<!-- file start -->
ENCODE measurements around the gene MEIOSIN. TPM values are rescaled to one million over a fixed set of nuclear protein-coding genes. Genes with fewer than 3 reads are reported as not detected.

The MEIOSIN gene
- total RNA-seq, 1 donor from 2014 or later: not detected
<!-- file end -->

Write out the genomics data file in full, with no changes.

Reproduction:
ENCODE measurements around the gene MEIOSIN. TPM values are rescaled to one million over a fixed set of nuclear protein-coding genes. Genes with fewer than 3 reads are reported as not detected.

The MEIOSIN gene
- total RNA-seq, 1 donor from 2014 or later: not detected